In some experiments the light controls were engineered to alter how the flies jump, beat their wings and fly in an escape response. In other experiments, the light controls were used to activate dopamine neurons that stimulated walking and affected the types of paths the flies chose to follow. Loss of dopamine cell activity in humans underlies Parkinson's disease, a movement disorder.
Unfocused laser light was used to "broadcast" the signal to genetically engineered "phototriggers" that were expressed only in specific groups of cells. Changing conditions of the light pulses altered the activity level of the flies and the direction of their flight. These responses to laser light demonstrated a direct link between specific neurons and specific behaviors.
Gero Miesenböck, associate professor of cell biology at Yale, and principal investigator of the study, explained that the photoreceptors are ion channels that spark action potentials when illuminated. Depending on which neurons are light-sensitive, the remote-controlled flies jump, fly or change their walking patterns on command.
"The ability to control brain functions non-invasively opens many new possibilities for the analysis of neural circuits, the search for the cellular substrates of behavior, and, possibly even restoring function after injury or disease," said Miesenböck "This is a significant step toward moving neuroscience to active and predictive manipulation of behavior."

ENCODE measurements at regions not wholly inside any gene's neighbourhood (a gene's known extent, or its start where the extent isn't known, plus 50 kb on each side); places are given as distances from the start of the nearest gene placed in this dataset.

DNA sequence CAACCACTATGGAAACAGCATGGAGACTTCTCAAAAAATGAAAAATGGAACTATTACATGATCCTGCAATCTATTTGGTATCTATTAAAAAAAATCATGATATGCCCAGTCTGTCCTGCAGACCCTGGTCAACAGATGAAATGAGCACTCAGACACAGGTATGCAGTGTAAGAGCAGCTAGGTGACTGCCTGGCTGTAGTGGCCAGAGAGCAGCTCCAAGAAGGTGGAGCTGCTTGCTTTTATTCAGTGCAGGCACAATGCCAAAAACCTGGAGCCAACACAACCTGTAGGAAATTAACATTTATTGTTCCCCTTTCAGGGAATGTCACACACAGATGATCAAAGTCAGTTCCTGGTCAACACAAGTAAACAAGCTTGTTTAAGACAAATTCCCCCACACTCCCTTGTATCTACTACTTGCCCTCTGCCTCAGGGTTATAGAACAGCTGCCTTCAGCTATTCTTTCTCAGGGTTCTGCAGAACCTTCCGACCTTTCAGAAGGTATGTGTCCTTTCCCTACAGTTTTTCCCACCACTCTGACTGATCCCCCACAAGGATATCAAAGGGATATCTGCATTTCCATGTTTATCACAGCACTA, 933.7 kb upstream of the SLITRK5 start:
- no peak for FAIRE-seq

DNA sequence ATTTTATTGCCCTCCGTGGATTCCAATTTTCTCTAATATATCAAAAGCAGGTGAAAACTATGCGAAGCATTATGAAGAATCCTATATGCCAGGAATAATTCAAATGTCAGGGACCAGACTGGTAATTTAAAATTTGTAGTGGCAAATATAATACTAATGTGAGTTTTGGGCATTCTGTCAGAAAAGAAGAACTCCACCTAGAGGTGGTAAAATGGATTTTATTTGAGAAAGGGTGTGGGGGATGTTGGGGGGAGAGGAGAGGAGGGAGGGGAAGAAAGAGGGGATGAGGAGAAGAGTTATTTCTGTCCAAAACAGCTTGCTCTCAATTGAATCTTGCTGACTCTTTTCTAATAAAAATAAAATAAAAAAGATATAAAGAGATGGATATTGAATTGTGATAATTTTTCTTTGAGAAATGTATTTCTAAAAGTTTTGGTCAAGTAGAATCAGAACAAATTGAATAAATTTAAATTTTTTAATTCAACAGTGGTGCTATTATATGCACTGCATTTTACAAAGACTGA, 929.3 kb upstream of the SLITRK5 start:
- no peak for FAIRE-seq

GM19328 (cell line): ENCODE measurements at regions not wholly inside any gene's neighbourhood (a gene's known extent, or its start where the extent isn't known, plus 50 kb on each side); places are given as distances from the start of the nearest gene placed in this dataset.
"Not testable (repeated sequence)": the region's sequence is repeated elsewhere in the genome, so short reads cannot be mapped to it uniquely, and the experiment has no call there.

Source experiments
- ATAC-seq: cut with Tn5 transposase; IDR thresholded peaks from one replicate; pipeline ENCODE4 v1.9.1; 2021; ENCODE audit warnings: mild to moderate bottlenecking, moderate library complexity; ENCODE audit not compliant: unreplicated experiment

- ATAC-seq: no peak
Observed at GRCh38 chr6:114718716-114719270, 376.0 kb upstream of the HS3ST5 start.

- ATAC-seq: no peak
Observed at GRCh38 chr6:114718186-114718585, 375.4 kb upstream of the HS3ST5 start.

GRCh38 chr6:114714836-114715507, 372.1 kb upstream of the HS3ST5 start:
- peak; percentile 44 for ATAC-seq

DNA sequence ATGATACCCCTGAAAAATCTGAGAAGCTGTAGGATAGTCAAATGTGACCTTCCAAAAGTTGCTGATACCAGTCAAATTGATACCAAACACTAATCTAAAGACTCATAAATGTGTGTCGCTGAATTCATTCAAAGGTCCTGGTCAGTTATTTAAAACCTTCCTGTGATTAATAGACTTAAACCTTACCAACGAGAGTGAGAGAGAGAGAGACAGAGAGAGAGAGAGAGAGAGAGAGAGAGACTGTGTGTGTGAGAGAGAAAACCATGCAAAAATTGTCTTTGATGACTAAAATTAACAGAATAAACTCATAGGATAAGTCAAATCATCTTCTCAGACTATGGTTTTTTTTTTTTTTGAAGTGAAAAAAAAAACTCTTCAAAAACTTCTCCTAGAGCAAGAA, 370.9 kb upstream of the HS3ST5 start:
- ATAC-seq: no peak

But, is it mind control? The authors demonstrate that even headless flies take mindful flight if the correct set of neurons is photo-activated.
Miesenböck and Susana Lima, a graduate student and co-author of the paper, anticipate that a future remote control system may be the way to study how neural circuits are wired and how they function, as well as how cell actions and connections are related to more complex behaviors like learning, aggression and even abstract thought. The optical controls might also enable the construction of "bionic" computers -- hybrid devices in which neural circuits are interfaced with electronic circuits.
The work was funded by grants from the National Institutes of Health and Miesenböck was supported as a Searle Scholar, an Alfred P. Sloan and Klingenstein Fellow and a Beckman Young Investigator.
Citation: Cell: (April 8, 2005)